pssst ... Want a cheap remodel?

By Gary Redenbacher, Esq.

            These are tough economic times.  So it might be that remodeling your house isn’t in the cards.  Then again, contractors are seeing tough times, too, so they’re more willing to cut profit margins to get a job.  During tough times, you might be tempted to let an unlicensed contractor do your remodel.  After all, they don’t buy liability insurance and they don’t pay workers’ compensation insurance.  Since workers’ compensation insurance can be as much as 50% of labor costs, you stand to save a lot…or do you?


            Although I get cases where licensed contractors make mistakes, they pale in comparison to the problems I find with unlicensed contractors.  And, if there is a problem, it is far more likely that the licensed contractor will remedy the problem.  Indeed, in my 18 years of practicing law I cannot remember even one time when an unlicensed contractor either fixed a problem or was able to pay to fix a problem he had caused.  One local client gave a long time friend, unlicensed of course, $50,000 to roof his house.  (You read that right, $50,000.)  The friend needed all of it up front.  First, $50,000 was way, way too much for this roof.  Second, the law forbids a down payment of more than 10% of the total cost or $1000, whichever is less, for a home improvement project.  As you might guess, my client has yet to see a shingle or a dollar of his money returned.  In another case, my client hired his neighbor, again unlicensed, to design and build a deck that looked out over the redwoods in his backyard.  The unlicensed contractor so badly over spanned the joists (supporting timbers) that the deck bounced like a trampoline.  In addition, he used untreated Douglas Fir, which is far cheaper than Redwood or synthetic decking, but has nowhere near the rot resistance.  The deck started rotting in the damp climate of the San Lorenzo Valley after just one Winter.  Friends like this make enemies redundant. 


            Could I sue these unlicensed contractors?  Of course, and I would certainly get a judgment against them, but there is very little chance of collecting that judgment.  For some reason, unlicensed contractors never seem to have a steady job and rarely own a house or any other assets.  Despite occasionally getting large checks from trusting homeowners, the money flows right through them and there’s never anything to collect against.  Perhaps there is money stuffed under a mattress someplace, but the law is very poor at locating mattresses stuffed with money.


            How does one find a good contractor?  Your first line of defense is to make sure that the contractor is licensed.  A simple check on the Contractors State License Board website tells you if they’re licensed.  Although vendors, such as lumberyards, don’t like to favor one contractor over another, you can often get a vendor to say which contractors have been long time clients and promptly pay their bills.  This gives you some sense of their business practices.  My experience has been that the contractor who does his paperwork is also a better builder.  Does he strike you as professional?  Does he show up in a ratty truck?  A beautiful new truck is no guaranty of quality, but a dilapidated truck suggests that he is not very good at what he does.  Check those references!  Ask to see a portfolio.  Many good contractors keep a portfolio of projects.  The most expensive bid is not a guaranty of the best job, but a bid that is low by a substantial margin is often an indication of an inferior contractor.  Does the contractor use a “home improvement contract”?  It has many consumer protections and is required by law.  For a great guide of all that’s required in a home improvement contract go to this website.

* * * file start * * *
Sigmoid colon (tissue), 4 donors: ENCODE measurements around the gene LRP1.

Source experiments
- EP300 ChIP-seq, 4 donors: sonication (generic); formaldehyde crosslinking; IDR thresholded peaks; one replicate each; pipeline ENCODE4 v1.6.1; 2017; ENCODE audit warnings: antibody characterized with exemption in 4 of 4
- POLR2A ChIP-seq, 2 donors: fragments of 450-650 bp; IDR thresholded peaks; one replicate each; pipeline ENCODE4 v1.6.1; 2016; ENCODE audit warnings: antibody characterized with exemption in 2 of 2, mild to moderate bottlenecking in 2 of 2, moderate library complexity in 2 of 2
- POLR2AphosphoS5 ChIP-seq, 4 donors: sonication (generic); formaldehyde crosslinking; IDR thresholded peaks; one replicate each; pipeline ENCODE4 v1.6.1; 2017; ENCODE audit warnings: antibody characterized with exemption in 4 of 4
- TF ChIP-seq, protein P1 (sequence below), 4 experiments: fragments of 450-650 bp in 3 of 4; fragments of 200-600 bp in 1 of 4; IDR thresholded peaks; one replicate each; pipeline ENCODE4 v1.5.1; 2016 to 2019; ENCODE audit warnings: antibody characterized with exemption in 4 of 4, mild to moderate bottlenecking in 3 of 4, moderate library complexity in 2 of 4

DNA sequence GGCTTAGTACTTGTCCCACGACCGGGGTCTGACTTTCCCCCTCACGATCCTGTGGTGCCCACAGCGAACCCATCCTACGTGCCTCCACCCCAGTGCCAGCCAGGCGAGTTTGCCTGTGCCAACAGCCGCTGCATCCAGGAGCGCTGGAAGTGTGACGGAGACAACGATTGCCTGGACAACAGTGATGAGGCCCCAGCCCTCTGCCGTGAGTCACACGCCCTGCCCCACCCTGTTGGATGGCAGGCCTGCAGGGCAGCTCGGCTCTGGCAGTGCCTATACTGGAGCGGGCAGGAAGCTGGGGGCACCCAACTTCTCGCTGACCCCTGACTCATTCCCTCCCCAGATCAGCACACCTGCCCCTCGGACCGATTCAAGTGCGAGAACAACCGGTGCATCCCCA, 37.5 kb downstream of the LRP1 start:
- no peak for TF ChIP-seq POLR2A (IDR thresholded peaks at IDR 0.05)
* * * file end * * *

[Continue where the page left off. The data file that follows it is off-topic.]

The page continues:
One more horror story.  A local client doing a large project was faxed a bid for $1,600,000 which was hundreds of thousands less than the next closest bidder.  My client was immediately suspicious, but he checked around and even did a follow up with a key vendor.  Unfortunately, the vendor endorsed this contractor without ever having done business with him.  After the contractor walked off the job it was discovered that the frame he installed was badly out of square.  It cost my client more than $2,000,000 to correct the work and finish the job.  This was after he had paid the crummy contractor over $1,000,000.  The minor silver lining is that at least this contractor was licensed and wants to stay licensed.  We sued him and he will either pay the judgment or lose his license forever.  My client was very sophisticated and did all his homework.  The moral is that a bad contractor can sneak up on even cautious homeowners, but you have a much greater chance of avoiding lawyers and coming out ahead if you do your homework up front.



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